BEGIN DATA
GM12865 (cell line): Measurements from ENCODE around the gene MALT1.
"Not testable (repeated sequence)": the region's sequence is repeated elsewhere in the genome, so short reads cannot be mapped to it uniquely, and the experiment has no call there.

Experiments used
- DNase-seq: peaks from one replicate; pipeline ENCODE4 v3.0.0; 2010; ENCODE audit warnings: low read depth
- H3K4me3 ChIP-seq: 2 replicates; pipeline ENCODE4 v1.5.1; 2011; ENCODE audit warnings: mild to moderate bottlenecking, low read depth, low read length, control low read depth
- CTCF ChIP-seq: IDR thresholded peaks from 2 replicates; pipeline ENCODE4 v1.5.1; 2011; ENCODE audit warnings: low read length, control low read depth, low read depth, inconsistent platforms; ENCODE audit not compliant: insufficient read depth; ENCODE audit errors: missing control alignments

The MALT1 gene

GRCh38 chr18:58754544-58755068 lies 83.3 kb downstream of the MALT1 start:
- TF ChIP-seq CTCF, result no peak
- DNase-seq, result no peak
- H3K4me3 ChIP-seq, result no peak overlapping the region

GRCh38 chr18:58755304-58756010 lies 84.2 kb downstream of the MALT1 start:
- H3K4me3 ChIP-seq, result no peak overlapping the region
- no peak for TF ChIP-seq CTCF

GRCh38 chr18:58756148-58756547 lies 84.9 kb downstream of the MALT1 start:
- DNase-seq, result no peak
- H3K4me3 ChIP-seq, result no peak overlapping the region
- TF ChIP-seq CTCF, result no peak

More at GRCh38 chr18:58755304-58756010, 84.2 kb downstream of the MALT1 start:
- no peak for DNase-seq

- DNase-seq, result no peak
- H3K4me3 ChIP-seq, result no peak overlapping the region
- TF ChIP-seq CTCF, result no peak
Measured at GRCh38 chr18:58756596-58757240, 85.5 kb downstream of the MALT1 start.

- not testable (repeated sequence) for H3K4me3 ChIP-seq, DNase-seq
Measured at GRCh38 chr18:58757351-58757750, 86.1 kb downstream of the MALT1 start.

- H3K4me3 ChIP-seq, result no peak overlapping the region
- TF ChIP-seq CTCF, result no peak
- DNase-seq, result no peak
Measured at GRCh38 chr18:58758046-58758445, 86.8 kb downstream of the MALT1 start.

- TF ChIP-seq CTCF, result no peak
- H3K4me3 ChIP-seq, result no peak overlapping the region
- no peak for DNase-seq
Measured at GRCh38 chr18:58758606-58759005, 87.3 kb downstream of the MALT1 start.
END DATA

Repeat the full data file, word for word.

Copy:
GM12865 (cell line): Measurements from ENCODE around the gene MALT1.
"Not testable (repeated sequence)": the region's sequence is repeated elsewhere in the genome, so short reads cannot be mapped to it uniquely, and the experiment has no call there.

Experiments used
- DNase-seq: peaks from one replicate; pipeline ENCODE4 v3.0.0; 2010; ENCODE audit warnings: low read depth
- H3K4me3 ChIP-seq: 2 replicates; pipeline ENCODE4 v1.5.1; 2011; ENCODE audit warnings: mild to moderate bottlenecking, low read depth, low read length, control low read depth
- CTCF ChIP-seq: IDR thresholded peaks from 2 replicates; pipeline ENCODE4 v1.5.1; 2011; ENCODE audit warnings: low read length, control low read depth, low read depth, inconsistent platforms; ENCODE audit not compliant: insufficient read depth; ENCODE audit errors: missing control alignments

The MALT1 gene

GRCh38 chr18:58754544-58755068 lies 83.3 kb downstream of the MALT1 start:
- TF ChIP-seq CTCF, result no peak
- DNase-seq, result no peak
- H3K4me3 ChIP-seq, result no peak overlapping the region

GRCh38 chr18:58755304-58756010 lies 84.2 kb downstream of the MALT1 start:
- H3K4me3 ChIP-seq, result no peak overlapping the region
- no peak for TF ChIP-seq CTCF

GRCh38 chr18:58756148-58756547 lies 84.9 kb downstream of the MALT1 start:
- DNase-seq, result no peak
- H3K4me3 ChIP-seq, result no peak overlapping the region
- TF ChIP-seq CTCF, result no peak

More at GRCh38 chr18:58755304-58756010, 84.2 kb downstream of the MALT1 start:
- no peak for DNase-seq

- DNase-seq, result no peak
- H3K4me3 ChIP-seq, result no peak overlapping the region
- TF ChIP-seq CTCF, result no peak
Measured at GRCh38 chr18:58756596-58757240, 85.5 kb downstream of the MALT1 start.

- not testable (repeated sequence) for H3K4me3 ChIP-seq, DNase-seq
Measured at GRCh38 chr18:58757351-58757750, 86.1 kb downstream of the MALT1 start.

- H3K4me3 ChIP-seq, result no peak overlapping the region
- TF ChIP-seq CTCF, result no peak
- DNase-seq, result no peak
Measured at GRCh38 chr18:58758046-58758445, 86.8 kb downstream of the MALT1 start.

- TF ChIP-seq CTCF, result no peak
- H3K4me3 ChIP-seq, result no peak overlapping the region
- no peak for DNase-seq
Measured at GRCh38 chr18:58758606-58759005, 87.3 kb downstream of the MALT1 start.